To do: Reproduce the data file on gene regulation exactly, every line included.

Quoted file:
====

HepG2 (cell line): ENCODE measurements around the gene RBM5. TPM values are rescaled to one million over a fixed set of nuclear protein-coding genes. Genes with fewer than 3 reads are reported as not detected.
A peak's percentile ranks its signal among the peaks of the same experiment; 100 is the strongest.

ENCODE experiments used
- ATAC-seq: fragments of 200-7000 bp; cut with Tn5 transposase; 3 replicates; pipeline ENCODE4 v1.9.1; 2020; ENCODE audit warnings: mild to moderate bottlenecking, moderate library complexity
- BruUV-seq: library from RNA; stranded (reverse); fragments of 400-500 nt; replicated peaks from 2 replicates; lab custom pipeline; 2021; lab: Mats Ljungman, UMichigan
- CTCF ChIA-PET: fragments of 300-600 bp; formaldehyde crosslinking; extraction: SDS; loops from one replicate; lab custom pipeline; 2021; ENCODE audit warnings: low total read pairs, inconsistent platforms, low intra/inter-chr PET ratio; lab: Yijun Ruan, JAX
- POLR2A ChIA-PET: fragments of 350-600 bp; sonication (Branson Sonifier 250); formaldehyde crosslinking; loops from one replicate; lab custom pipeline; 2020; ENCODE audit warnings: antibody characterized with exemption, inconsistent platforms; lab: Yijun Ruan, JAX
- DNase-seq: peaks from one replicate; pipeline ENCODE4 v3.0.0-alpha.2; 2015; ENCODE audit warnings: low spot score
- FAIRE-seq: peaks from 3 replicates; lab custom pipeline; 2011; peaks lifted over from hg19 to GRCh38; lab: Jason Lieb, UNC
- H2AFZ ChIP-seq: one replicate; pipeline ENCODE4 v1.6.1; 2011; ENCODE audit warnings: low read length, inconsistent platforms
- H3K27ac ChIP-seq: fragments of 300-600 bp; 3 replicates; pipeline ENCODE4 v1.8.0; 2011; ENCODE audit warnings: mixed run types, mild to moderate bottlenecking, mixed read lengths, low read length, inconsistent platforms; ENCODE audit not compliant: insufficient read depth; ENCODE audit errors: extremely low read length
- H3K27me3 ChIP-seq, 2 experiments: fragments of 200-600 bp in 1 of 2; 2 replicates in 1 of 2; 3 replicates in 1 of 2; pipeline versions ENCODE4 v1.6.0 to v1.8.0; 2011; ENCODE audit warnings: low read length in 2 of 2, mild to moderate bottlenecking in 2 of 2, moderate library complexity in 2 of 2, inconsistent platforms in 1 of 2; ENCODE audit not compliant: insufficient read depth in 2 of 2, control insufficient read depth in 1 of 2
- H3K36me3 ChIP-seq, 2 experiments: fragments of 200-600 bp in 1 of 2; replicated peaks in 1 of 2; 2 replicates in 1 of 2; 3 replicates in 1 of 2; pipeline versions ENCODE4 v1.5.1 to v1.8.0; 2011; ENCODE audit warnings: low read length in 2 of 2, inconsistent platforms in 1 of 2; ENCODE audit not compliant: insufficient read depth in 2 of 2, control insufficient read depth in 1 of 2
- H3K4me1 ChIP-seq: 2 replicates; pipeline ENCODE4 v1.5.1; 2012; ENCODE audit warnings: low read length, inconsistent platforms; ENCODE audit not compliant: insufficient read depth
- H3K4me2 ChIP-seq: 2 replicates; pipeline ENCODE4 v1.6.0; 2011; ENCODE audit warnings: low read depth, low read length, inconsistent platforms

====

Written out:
HepG2 (cell line): ENCODE measurements around the gene RBM5. TPM values are rescaled to one million over a fixed set of nuclear protein-coding genes. Genes with fewer than 3 reads are reported as not detected.
A peak's percentile ranks its signal among the peaks of the same experiment; 100 is the strongest.

ENCODE experiments used
- ATAC-seq: fragments of 200-7000 bp; cut with Tn5 transposase; 3 replicates; pipeline ENCODE4 v1.9.1; 2020; ENCODE audit warnings: mild to moderate bottlenecking, moderate library complexity
- BruUV-seq: library from RNA; stranded (reverse); fragments of 400-500 nt; replicated peaks from 2 replicates; lab custom pipeline; 2021; lab: Mats Ljungman, UMichigan
- CTCF ChIA-PET: fragments of 300-600 bp; formaldehyde crosslinking; extraction: SDS; loops from one replicate; lab custom pipeline; 2021; ENCODE audit warnings: low total read pairs, inconsistent platforms, low intra/inter-chr PET ratio; lab: Yijun Ruan, JAX
- POLR2A ChIA-PET: fragments of 350-600 bp; sonication (Branson Sonifier 250); formaldehyde crosslinking; loops from one replicate; lab custom pipeline; 2020; ENCODE audit warnings: antibody characterized with exemption, inconsistent platforms; lab: Yijun Ruan, JAX
- DNase-seq: peaks from one replicate; pipeline ENCODE4 v3.0.0-alpha.2; 2015; ENCODE audit warnings: low spot score
- FAIRE-seq: peaks from 3 replicates; lab custom pipeline; 2011; peaks lifted over from hg19 to GRCh38; lab: Jason Lieb, UNC
- H2AFZ ChIP-seq: one replicate; pipeline ENCODE4 v1.6.1; 2011; ENCODE audit warnings: low read length, inconsistent platforms
- H3K27ac ChIP-seq: fragments of 300-600 bp; 3 replicates; pipeline ENCODE4 v1.8.0; 2011; ENCODE audit warnings: mixed run types, mild to moderate bottlenecking, mixed read lengths, low read length, inconsistent platforms; ENCODE audit not compliant: insufficient read depth; ENCODE audit errors: extremely low read length
- H3K27me3 ChIP-seq, 2 experiments: fragments of 200-600 bp in 1 of 2; 2 replicates in 1 of 2; 3 replicates in 1 of 2; pipeline versions ENCODE4 v1.6.0 to v1.8.0; 2011; ENCODE audit warnings: low read length in 2 of 2, mild to moderate bottlenecking in 2 of 2, moderate library complexity in 2 of 2, inconsistent platforms in 1 of 2; ENCODE audit not compliant: insufficient read depth in 2 of 2, control insufficient read depth in 1 of 2
- H3K36me3 ChIP-seq, 2 experiments: fragments of 200-600 bp in 1 of 2; replicated peaks in 1 of 2; 2 replicates in 1 of 2; 3 replicates in 1 of 2; pipeline versions ENCODE4 v1.5.1 to v1.8.0; 2011; ENCODE audit warnings: low read length in 2 of 2, inconsistent platforms in 1 of 2; ENCODE audit not compliant: insufficient read depth in 2 of 2, control insufficient read depth in 1 of 2
- H3K4me1 ChIP-seq: 2 replicates; pipeline ENCODE4 v1.5.1; 2012; ENCODE audit warnings: low read length, inconsistent platforms; ENCODE audit not compliant: insufficient read depth
- H3K4me2 ChIP-seq: 2 replicates; pipeline ENCODE4 v1.6.0; 2011; ENCODE audit warnings: low read depth, low read length, inconsistent platforms